Trello is possibly the best-known Kanban alternative to Microsoft Planner. Setup is relatively simple and does not require a large amount of information. Any member of the Team can create new boards, which can be named to suit particular projects. Cards can be filtered with coloured labels. Trello offers integration with a variety of applications and there are mobile apps for iOS and Android. It doesn’t have built in reporting, but, overall Trello is easy to use and offers one of the most generous free packages.
3. Asana
Asana is a both a project and task management. It allows the assignment of tasks, a view of progress and even conversations all in one place. Asana looks good and is feature rich. Notes and attachments can be shared, tasks can be followed or ‘liked’ and due dates added. Asana integrates with Dropbox, Hipchat and Zendesk among others. Apart from the Kanban board view, Asana does allow tasks and projects to be displayed in list, calendar or file view, but some features, including much of the project management functionality is available only in the paid for versions. The free version works for up to 15 users.
4. KanbanFlow
KanbanFlow a very simple, uncluttered Kanban tool. Like the other apps here you can add lists and cards and customize card colour. Swim lanes can be included to divide the board into sections. The cards are also simply designed, but subtasks can be added and it is possible to set estimated time for a particular task. This ties into KanbanFlow’s built-in Pomodoro timer. This allows you to set a timer running whilst completing a particular task and will even remind you to take a break. KanbanFlow is then able to provide reports on the time the teams spend in work. it is free for 2 boards and users.
5. GoodDay
Like the other apps here GoodDay offers an online Kanban dashboard. The difference is GoodDay also has tools for task progress, milestones achieved, and employee activities. It offers project planning and even Gantt charts, making it an almost full project management solution. It is free for up to 25 project members with 1 GB of storage.

The Kanban Method


Kanban 4As we said in the last blog, using a Kanban board is not quite as simple as just creating the board. putting cards onto it, then simply moving them around. The Kanban Method, which is outlined by David J Anderson in his book “Kanban: Successful Evolutionary Change for Your Technology Business” outlines a number of principles for managing and improving the flow of work.

The Kanban Method
Kanban is described as an evolutionary, non-disruptive method. This sounds complicated, but it basically is a simple principle. Evolutionary means that the idea is to start where you are. Start using the Kanban method directly with the system currently in place. Then small, incremental changes should be made, that will gradually help the system ‘evolve’, promoting gradual improvements to an organization’s processes. These small changes can be suggested and implemented by anyone and, in fact, this should be encouraged. This is why the method is also ‘non-disruptive’ and will avoid resistance within a team or organisation. There is no move to a brand new, wholly different system all at once, with all the associated difficulties of doing that.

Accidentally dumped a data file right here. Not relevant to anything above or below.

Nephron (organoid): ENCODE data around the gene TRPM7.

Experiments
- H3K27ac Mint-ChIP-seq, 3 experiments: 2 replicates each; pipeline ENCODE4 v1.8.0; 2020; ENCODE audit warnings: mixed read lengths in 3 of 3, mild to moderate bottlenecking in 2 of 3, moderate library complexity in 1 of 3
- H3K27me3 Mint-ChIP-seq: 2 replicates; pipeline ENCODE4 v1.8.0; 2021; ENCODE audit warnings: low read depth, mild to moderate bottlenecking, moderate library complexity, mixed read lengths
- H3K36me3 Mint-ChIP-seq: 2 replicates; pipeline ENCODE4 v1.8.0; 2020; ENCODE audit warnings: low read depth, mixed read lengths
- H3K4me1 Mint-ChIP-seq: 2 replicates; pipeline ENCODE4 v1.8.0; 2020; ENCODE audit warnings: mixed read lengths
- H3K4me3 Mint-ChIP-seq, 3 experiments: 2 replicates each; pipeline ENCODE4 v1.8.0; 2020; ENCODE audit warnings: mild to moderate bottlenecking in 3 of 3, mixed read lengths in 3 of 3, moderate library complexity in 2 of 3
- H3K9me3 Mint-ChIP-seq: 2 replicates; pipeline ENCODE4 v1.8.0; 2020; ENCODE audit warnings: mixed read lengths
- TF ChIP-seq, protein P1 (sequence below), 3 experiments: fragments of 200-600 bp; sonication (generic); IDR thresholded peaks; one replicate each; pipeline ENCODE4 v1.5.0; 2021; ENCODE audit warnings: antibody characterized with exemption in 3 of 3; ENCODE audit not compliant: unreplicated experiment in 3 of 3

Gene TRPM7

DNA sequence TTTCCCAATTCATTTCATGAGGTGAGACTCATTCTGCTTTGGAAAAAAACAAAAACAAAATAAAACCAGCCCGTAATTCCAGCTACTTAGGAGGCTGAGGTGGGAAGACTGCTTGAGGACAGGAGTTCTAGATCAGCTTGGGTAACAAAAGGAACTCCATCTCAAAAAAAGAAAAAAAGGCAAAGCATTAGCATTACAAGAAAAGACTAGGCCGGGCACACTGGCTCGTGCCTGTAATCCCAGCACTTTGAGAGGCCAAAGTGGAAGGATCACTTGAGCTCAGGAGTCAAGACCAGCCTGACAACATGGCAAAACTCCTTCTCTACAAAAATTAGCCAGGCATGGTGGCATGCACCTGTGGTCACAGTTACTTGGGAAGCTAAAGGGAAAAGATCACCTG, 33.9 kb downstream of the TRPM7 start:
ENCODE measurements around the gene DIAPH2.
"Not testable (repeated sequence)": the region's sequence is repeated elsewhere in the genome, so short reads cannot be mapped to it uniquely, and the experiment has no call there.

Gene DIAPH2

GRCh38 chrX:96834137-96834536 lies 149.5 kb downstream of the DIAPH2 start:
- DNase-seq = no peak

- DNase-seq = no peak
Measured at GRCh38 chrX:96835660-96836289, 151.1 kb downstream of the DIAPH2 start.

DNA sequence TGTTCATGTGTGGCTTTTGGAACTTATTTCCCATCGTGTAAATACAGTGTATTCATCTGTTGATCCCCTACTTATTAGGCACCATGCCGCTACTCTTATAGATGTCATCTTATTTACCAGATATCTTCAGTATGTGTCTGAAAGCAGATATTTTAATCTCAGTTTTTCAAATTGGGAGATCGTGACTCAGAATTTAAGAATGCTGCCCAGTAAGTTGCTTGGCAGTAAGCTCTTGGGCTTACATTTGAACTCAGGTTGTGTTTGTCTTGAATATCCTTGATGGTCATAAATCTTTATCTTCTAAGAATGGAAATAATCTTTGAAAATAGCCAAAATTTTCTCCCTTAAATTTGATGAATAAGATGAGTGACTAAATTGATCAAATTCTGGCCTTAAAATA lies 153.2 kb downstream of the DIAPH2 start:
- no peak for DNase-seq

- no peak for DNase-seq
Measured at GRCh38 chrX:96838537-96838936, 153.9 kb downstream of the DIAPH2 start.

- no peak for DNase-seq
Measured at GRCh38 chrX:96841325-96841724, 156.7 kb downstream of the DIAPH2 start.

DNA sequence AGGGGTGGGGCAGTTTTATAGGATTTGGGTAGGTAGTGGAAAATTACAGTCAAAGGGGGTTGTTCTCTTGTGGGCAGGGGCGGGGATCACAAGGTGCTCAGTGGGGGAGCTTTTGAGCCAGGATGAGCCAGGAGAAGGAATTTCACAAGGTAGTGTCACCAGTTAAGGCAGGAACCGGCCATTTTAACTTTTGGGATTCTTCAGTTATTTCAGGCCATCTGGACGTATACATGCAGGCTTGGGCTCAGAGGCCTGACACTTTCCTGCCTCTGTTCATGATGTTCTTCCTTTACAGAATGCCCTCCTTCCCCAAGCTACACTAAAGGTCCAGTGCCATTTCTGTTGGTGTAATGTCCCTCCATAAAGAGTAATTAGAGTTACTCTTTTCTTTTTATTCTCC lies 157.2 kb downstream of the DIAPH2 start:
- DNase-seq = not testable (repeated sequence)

Once the Kanban method is effectively applied, it should provide a number of benefits including:


  • Improving the flow of work
  • Reducing cycle time
  • Providing greater predictability

Implementing Kanban

Kanban is implemented by following a number of steps:


  1. Visualise your Workflow
  2. Limit work in progress
  3. Manage Flow

Visualising your Workflow
This is the first and most fundamental step. Work and processes need to visualised on a Kanban Board (this can be physical or electronic). Depending on how complex the work processes and whether there are different work-types involved, the Kanban board may be very simple right through to extremely complex. Once the board is in place, however, the current work of the team or organisation can be clearly visualised.


The cards on the board (again, whether physical or electronic) can be simple, or may be different colours (different types of work, perhaps), or, swim lanes can also be used. It is a good idea to keep the board as simple as possible to start with. The design of the board can evolve and grow, as the work-processes themselves do.
Limit Work-in-Progress.

Once work-flow is visualised, work-in-progress (WIP) should be limited. A team should be encouraged to complete ongoing work before beginning any new work. They should STOP STARTING and START FINISHING. Kanban is a ‘Pull-system’, so new work should only be started when there is capacity to do so and can be ‘pulled’. Setting WIP limits may not be easy at first, but it is possible to start with no WIP limits in place, observe the initial work in progress as a team starts to use Kanban, and then halve the average of each stage (column) of WIP to arrive at a limit.

A WIP Limit is usually 1 to 1.5 times the number of people working in a specific stage. Putting WIP limits on each column helps team members finish what they are doing before starting anything new. It also communicates clearly that there is limited capacity to do work for any team.



Manage Flow